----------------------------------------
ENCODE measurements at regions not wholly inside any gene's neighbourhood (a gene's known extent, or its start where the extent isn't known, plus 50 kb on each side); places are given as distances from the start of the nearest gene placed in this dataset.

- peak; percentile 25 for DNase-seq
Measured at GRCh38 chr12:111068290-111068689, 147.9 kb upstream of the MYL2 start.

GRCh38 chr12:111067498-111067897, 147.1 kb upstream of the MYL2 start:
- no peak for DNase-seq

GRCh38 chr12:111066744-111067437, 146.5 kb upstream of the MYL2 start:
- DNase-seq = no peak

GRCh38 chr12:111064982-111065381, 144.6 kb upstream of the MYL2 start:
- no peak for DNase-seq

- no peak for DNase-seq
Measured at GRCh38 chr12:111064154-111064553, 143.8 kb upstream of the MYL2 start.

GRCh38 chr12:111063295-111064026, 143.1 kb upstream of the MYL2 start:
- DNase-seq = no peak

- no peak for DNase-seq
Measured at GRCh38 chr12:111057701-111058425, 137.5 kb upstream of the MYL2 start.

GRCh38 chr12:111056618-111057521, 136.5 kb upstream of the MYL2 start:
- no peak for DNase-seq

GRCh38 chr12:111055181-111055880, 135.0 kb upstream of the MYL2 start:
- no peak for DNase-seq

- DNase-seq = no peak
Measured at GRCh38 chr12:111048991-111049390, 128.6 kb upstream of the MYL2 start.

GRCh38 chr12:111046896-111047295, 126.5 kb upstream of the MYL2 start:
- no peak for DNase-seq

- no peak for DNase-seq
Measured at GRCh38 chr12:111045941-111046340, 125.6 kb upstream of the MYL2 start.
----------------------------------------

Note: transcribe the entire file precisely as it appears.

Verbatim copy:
ENCODE measurements at regions not wholly inside any gene's neighbourhood (a gene's known extent, or its start where the extent isn't known, plus 50 kb on each side); places are given as distances from the start of the nearest gene placed in this dataset.

- peak; percentile 25 for DNase-seq
Measured at GRCh38 chr12:111068290-111068689, 147.9 kb upstream of the MYL2 start.

GRCh38 chr12:111067498-111067897, 147.1 kb upstream of the MYL2 start:
- no peak for DNase-seq

GRCh38 chr12:111066744-111067437, 146.5 kb upstream of the MYL2 start:
- DNase-seq = no peak

GRCh38 chr12:111064982-111065381, 144.6 kb upstream of the MYL2 start:
- no peak for DNase-seq

- no peak for DNase-seq
Measured at GRCh38 chr12:111064154-111064553, 143.8 kb upstream of the MYL2 start.

GRCh38 chr12:111063295-111064026, 143.1 kb upstream of the MYL2 start:
- DNase-seq = no peak

- no peak for DNase-seq
Measured at GRCh38 chr12:111057701-111058425, 137.5 kb upstream of the MYL2 start.

GRCh38 chr12:111056618-111057521, 136.5 kb upstream of the MYL2 start:
- no peak for DNase-seq

GRCh38 chr12:111055181-111055880, 135.0 kb upstream of the MYL2 start:
- no peak for DNase-seq

- DNase-seq = no peak
Measured at GRCh38 chr12:111048991-111049390, 128.6 kb upstream of the MYL2 start.

GRCh38 chr12:111046896-111047295, 126.5 kb upstream of the MYL2 start:
- no peak for DNase-seq

- no peak for DNase-seq
Measured at GRCh38 chr12:111045941-111046340, 125.6 kb upstream of the MYL2 start.